|Matzdorf studied at the University of London for his undergraduate degree. He received
his M.F.A. Degree from the University f Iowa. Matzdorf wanted to create beautiful things.
He saw examples of metalsmithing in 1952 and began to research silversmithing. He enrolled
in a summer course and discovered many possibilities for new and exciting metalwork. He
was the first person to graduate from University of Iowa with his major concentration in
silversmithing. Matzdorf accepted a teaching position at Kansas State Hollard. There he
developed the craft department and sold his metalwork. Matzdorf moved on to take a
teaching position at SUNY New Paltz and proceeded to build up the jewelry and
metalsmithing program. In 1969 the first B.F.A. Degree in jewelry and metalsmithing was
offered and the first M.F.A. Degree was offered in 1971.
Matzdorf's commitment to teaching is very strong and he considers teaching to be an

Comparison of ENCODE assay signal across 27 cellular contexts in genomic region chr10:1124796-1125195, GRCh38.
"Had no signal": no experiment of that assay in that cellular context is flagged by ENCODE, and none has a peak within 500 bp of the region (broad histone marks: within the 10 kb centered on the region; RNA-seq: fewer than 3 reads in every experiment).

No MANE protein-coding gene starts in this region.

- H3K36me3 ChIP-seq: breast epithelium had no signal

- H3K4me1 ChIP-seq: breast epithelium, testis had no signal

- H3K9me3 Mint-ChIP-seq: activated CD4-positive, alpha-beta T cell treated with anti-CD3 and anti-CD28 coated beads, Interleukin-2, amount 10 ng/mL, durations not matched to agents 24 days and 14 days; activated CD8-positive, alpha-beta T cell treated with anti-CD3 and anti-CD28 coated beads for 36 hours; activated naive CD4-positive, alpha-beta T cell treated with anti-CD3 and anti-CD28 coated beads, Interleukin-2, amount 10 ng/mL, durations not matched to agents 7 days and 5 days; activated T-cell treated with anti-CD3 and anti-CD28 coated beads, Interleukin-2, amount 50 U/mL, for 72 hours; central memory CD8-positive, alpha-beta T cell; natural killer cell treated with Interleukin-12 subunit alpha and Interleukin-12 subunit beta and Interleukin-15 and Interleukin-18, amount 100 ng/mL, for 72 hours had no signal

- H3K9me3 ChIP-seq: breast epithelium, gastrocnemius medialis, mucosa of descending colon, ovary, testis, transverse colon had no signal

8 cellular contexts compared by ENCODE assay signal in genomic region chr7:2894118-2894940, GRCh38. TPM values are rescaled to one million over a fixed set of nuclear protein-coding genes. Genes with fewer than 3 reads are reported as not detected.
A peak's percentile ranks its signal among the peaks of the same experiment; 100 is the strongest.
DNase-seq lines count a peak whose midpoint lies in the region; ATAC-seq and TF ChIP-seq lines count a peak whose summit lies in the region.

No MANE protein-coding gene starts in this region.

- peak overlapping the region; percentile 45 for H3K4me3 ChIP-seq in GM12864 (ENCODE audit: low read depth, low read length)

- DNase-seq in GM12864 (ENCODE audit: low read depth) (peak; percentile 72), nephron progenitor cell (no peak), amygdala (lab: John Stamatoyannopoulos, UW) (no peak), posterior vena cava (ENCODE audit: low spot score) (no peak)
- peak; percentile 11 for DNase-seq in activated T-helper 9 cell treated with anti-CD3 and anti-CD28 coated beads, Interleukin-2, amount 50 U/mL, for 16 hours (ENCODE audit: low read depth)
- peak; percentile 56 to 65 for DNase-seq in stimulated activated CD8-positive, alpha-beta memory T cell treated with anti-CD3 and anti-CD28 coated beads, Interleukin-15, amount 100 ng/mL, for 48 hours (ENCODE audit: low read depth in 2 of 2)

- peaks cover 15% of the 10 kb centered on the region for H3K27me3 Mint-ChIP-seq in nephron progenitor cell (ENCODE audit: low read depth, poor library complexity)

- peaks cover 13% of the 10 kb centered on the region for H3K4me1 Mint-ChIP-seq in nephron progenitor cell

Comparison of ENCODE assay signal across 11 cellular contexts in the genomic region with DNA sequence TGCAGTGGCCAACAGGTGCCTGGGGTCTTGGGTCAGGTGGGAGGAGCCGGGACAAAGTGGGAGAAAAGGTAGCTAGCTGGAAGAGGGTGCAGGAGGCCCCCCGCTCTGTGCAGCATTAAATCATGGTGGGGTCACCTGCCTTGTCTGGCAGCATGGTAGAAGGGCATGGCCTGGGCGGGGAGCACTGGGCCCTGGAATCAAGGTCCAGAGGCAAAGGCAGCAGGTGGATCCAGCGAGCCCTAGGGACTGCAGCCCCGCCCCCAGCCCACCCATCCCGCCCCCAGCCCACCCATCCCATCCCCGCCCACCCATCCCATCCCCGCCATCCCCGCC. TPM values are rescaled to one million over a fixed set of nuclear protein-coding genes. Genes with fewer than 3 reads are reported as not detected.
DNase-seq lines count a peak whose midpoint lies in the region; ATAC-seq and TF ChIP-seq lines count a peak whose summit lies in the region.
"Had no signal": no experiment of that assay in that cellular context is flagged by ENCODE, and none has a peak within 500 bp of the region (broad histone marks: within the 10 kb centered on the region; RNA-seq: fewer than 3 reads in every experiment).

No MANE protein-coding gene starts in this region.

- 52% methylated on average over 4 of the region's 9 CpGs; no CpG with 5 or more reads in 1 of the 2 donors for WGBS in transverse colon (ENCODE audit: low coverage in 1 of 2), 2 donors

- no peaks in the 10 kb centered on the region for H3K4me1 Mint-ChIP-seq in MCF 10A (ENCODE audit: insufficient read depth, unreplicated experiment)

extension of his work. He was most influenced by art teachers and the areas of art history
and sculpture. He is mostly self taught in the metals discipline. Matzdorf believes art is
a means of communication. It should communicate on a variety of levels; aesthetic,
intellectual, animal or gut, and mystical. Sources and influences for his work mainly
surround the history of man and religion. Matzdorf sees the value of the metalsmith being
to help fellow man celebrate important events, particularly through the production of
religious related work. In this manner the metalsmith becomes a part of a life cycle
through objects and events like a baby spoon, a cup, confirmation, marriage, and
graduation. Matzdorf also believes the artist is a leader -- their eyes are the sensitive
and perception organ of society.